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Preventable perinatal deaths in indigenous Wixárika communities: an ethnographic study of pregnancy, childbirth and structural violence

Gamlin, J; Holmes, S; (2018) Preventable perinatal deaths in indigenous Wixárika communities: an ethnographic study of pregnancy, childbirth and structural violence. BMC Pregnancy and Childbirth , 18 (1) , Article 243. 10.1186/s12884-018-1870-6. Green open access

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Abstract

BACKGROUND: Preventable maternal and infant mortality continues to be significantly higher in Latin American indigenous regions compared to non-indigenous, with inequalities of race, gender and poverty exacerbated by deficiencies in service provision. Standard programmes aimed at improving perinatal health have had a limited impact on mortality rates in these populations, and state and national statistical data and evaluations of services are of little relevance to the environments that most indigenous ethnicities inhabit. This study sought a novel perspective on causes and solutions by considering how structural, cultural and relational factors intersect to make indigenous women and babies more vulnerable to morbidity and mortality. METHODS: We explored how structural inequalities and interpersonal relationships impact decision-making about care seeking during pregnancy and childbirth in Wixarika communities in Northwestern Mexico. Sixty-two women were interviewed while pregnant and followed-up after the birth of their child. Observational data was collected over 18 months, producing more than five hundred pages of field notes. RESULTS: Of the 62 women interviewed, 33 gave birth at home without skilled attendance, including 5 who delivered completely alone. Five babies died during labour or shortly thereafter, we present here 3 of these events as case studies. We identified that the structure of service provision, in which providers have several contiguous days off, combined with a poor patient-provider dynamic and the sometimes non-consensual imposition of biomedical practices acted as deterrents to institutional delivery. Data also suggested that men have important roles to play supporting their partners during labour and birth. CONCLUSIONS: Stillbirths and neonatal deaths occurring in a context of unnecessary lone and unassisted deliveries are structurally generated forms of violence: preventable morbidities or mortalities that are the result of systematic inequalities and health system weaknesses. These results counter the common assumption that the choices of indigenous women to avoid institutional delivery are irrational, cultural or due to a lack of education. Rather, our data indicate that institutional arrangements and interpersonal interactions in the health system contribute to preventable deaths. Addressing these issues requires important, but achievable, changes in service provision and resource allocation in addition to long term, culturally-appropriate strategies.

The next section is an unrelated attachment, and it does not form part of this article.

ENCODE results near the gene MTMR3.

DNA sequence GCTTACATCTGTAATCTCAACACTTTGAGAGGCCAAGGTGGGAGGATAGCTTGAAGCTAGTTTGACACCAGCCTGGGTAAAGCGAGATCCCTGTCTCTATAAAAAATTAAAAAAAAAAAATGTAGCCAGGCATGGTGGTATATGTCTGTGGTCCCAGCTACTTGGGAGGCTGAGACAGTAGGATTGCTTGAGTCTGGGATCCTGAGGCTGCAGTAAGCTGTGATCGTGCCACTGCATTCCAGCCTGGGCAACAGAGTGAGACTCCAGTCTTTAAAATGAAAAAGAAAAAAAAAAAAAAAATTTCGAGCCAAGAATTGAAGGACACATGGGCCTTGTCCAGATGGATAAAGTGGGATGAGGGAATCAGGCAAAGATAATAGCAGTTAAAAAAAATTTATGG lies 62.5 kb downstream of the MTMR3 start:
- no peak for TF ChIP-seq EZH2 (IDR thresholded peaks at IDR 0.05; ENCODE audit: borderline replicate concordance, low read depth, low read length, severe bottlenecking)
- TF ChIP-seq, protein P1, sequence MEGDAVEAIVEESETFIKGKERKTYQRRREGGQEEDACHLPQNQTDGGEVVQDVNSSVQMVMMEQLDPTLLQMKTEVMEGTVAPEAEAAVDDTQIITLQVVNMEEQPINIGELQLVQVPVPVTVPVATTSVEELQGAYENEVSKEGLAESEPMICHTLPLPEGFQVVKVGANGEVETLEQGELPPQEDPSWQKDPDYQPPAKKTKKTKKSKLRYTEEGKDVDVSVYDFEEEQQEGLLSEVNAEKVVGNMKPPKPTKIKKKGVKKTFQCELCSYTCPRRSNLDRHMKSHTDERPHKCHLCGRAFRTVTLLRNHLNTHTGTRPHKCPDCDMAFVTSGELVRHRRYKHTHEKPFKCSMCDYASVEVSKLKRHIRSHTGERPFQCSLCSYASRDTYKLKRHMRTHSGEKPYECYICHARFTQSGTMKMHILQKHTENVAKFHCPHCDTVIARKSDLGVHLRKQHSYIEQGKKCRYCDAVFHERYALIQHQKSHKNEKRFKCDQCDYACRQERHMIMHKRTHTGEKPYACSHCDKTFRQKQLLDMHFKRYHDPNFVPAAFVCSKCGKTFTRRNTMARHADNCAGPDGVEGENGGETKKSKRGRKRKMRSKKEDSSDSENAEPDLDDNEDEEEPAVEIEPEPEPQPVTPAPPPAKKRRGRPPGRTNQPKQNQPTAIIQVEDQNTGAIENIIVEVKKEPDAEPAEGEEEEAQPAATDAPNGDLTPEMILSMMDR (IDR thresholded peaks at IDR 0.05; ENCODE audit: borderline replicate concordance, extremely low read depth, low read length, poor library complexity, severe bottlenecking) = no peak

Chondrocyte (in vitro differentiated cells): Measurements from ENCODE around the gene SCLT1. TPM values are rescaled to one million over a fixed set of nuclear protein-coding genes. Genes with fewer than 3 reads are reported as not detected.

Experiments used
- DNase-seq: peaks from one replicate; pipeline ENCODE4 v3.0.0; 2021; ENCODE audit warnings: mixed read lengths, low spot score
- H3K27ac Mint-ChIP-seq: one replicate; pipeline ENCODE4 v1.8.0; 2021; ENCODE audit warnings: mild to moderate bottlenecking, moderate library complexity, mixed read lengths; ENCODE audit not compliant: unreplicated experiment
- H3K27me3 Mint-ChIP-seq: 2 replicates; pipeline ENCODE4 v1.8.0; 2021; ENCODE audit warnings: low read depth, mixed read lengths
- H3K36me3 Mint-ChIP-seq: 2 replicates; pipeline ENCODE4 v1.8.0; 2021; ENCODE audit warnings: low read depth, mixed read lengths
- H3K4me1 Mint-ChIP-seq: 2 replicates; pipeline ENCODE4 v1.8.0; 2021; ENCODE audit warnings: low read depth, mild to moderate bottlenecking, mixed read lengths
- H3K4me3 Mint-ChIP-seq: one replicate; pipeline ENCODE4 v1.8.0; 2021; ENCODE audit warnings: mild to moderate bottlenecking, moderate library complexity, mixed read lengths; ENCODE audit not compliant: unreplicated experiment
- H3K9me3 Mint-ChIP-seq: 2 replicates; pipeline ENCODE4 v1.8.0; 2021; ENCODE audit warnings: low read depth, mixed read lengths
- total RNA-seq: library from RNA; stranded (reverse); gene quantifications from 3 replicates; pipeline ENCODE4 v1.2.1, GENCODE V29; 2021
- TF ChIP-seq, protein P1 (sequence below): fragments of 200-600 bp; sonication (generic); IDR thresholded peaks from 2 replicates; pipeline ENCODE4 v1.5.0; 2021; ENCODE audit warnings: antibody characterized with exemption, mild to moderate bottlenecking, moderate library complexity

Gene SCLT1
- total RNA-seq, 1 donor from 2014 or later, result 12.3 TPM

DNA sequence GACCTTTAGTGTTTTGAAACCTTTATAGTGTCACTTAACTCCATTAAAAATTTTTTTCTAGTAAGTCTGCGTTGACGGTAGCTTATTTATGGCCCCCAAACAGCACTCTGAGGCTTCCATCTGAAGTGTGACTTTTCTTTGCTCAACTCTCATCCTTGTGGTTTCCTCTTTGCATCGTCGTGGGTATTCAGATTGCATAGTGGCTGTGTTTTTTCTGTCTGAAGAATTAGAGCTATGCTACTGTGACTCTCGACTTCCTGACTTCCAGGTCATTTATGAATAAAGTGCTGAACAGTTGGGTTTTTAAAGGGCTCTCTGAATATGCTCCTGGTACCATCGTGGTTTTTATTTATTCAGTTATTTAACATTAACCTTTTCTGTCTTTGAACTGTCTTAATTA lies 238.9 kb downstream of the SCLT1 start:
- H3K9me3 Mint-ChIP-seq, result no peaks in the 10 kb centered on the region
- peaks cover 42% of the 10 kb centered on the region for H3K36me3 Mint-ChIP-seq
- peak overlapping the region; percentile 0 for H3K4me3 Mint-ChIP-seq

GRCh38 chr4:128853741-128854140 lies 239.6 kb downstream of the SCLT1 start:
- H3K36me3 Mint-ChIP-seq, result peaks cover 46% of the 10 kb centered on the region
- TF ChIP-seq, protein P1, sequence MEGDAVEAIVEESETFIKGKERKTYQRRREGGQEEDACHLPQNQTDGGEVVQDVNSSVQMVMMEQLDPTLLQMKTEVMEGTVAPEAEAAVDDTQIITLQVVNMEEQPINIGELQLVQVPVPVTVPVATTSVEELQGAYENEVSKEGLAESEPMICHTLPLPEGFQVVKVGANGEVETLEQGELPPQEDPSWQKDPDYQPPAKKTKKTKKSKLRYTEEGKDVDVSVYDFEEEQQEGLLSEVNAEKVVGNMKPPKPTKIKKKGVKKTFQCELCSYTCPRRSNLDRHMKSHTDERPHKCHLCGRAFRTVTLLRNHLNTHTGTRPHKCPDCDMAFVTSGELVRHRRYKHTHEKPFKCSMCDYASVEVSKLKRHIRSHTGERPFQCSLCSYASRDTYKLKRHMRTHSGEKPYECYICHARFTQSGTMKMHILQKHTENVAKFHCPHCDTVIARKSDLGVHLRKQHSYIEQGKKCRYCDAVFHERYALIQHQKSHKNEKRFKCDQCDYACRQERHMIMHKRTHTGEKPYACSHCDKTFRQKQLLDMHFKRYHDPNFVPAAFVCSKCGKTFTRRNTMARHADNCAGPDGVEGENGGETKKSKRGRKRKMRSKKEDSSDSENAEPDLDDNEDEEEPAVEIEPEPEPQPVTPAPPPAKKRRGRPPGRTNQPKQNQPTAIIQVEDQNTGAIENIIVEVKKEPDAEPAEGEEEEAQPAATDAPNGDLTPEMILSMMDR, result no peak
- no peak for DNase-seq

Type: Article
Title: Preventable perinatal deaths in indigenous Wixárika communities: an ethnographic study of pregnancy, childbirth and structural violence
Location: England
Open access status: An open access version is available from UCL Discovery
DOI: 10.1186/s12884-018-1870-6
Publisher version: https://doi.org/10.1186/s12884-018-1870-6
Language: English
Additional information: © The Author(s) 2018. This article is distributed under the terms of the Creative Commons Attribution 4.0 International License (https://creativecommons.org/licenses/by/4.0/).
Keywords: Perinatal mortality, Indigenous, Structural violence, Childbirth
UCL classification: UCL
UCL > Provost and Vice Provost Offices
UCL > Provost and Vice Provost Offices > School of Life and Medical Sciences
UCL > Provost and Vice Provost Offices > School of Life and Medical Sciences > Faculty of Population Health Sciences
UCL > Provost and Vice Provost Offices > School of Life and Medical Sciences > Faculty of Population Health Sciences > Institute for Global Health
URI: https://discovery.ucl.ac.uk/id/eprint/10051508
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